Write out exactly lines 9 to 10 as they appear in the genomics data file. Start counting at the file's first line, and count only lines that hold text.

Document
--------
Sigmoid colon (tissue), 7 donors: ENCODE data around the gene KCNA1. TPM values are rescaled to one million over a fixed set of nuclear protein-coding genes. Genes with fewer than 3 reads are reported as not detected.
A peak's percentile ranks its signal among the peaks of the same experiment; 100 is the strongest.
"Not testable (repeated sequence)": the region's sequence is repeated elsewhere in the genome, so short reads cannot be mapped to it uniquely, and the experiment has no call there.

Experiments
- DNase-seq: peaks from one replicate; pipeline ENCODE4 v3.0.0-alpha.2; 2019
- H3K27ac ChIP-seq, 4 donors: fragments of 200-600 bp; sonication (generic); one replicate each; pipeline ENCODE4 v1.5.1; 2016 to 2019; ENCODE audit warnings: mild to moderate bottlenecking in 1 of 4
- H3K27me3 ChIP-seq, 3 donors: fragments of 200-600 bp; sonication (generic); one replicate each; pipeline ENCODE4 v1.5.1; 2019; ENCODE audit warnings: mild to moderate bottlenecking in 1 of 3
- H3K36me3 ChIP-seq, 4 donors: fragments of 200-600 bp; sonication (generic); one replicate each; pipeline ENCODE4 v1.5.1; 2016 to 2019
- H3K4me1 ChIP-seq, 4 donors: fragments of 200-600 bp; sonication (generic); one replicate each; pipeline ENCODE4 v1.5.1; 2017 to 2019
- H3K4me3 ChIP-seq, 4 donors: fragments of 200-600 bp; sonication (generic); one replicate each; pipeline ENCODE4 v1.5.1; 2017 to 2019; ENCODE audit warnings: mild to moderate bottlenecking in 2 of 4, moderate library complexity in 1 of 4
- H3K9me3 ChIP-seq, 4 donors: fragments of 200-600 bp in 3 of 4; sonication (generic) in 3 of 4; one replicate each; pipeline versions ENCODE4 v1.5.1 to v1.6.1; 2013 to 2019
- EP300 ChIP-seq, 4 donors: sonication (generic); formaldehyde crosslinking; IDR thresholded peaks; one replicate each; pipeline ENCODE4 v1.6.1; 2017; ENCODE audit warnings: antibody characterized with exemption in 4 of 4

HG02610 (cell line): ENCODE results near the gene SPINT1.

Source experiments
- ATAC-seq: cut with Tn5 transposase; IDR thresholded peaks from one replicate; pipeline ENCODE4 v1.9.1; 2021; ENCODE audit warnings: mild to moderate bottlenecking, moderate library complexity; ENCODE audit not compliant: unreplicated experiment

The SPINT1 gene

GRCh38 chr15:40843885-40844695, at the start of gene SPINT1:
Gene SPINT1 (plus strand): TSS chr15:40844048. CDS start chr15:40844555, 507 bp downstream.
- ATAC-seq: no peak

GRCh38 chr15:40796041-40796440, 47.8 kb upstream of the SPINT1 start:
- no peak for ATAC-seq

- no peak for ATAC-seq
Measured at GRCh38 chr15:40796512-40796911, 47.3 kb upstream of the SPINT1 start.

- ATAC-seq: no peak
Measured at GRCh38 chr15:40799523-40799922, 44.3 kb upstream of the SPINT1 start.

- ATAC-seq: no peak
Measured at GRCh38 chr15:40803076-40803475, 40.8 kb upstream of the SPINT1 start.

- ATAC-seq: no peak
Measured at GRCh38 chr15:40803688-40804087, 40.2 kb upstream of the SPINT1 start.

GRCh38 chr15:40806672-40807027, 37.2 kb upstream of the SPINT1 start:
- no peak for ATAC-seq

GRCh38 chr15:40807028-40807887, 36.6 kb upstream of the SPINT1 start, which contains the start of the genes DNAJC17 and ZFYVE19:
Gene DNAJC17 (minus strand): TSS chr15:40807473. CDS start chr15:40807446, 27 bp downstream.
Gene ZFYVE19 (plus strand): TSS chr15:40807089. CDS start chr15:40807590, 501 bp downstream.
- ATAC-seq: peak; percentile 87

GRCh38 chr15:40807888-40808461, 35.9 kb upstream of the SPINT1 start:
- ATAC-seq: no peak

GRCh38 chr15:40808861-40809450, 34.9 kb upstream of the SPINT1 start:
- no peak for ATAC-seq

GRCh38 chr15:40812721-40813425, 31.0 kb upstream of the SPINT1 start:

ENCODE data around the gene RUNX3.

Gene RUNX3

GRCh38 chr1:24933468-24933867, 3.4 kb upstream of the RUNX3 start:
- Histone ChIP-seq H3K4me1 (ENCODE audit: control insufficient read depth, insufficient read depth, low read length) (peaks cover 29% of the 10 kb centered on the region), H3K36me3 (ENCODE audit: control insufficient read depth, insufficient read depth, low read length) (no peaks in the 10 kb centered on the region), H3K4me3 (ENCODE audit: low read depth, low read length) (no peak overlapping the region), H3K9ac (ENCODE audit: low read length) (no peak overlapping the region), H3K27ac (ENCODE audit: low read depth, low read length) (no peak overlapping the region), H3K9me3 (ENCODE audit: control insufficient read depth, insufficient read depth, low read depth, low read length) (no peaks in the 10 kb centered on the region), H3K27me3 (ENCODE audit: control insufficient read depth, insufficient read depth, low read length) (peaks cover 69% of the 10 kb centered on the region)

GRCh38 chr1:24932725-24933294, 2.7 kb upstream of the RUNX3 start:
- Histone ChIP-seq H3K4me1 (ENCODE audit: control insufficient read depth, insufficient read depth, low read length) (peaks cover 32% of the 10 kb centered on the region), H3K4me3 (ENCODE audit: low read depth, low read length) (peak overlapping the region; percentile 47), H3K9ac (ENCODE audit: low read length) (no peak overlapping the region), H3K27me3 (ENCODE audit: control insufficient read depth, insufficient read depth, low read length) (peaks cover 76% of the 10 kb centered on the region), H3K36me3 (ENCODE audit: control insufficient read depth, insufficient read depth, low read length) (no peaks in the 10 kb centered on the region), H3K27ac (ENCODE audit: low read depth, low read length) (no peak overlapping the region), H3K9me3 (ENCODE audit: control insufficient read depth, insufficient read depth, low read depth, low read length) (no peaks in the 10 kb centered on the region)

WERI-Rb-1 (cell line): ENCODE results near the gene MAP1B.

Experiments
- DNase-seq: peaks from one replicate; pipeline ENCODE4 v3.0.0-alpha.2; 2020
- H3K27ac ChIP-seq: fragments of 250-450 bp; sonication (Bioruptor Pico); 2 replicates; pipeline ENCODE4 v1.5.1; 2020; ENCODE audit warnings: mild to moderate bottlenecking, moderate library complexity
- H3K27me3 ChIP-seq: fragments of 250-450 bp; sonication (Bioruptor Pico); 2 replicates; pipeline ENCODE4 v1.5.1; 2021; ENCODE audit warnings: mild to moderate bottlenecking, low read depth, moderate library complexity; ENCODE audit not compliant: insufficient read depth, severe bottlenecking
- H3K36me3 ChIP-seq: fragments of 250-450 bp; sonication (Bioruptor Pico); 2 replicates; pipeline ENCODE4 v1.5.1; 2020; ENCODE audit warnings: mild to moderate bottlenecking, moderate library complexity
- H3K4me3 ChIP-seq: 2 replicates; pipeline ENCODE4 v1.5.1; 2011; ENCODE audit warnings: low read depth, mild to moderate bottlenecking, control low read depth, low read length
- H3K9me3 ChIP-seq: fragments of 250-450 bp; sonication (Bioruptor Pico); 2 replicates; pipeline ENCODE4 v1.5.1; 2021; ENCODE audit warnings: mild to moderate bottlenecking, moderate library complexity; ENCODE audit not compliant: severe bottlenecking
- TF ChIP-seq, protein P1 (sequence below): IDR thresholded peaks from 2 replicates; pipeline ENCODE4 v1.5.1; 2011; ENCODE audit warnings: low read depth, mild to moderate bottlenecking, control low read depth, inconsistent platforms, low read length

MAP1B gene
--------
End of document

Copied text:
- H3K4me1 ChIP-seq, 4 donors: fragments of 200-600 bp; sonication (generic); one replicate each; pipeline ENCODE4 v1.5.1; 2017 to 2019
- H3K4me3 ChIP-seq, 4 donors: fragments of 200-600 bp; sonication (generic); one replicate each; pipeline ENCODE4 v1.5.1; 2017 to 2019; ENCODE audit warnings: mild to moderate bottlenecking in 2 of 4, moderate library complexity in 1 of 4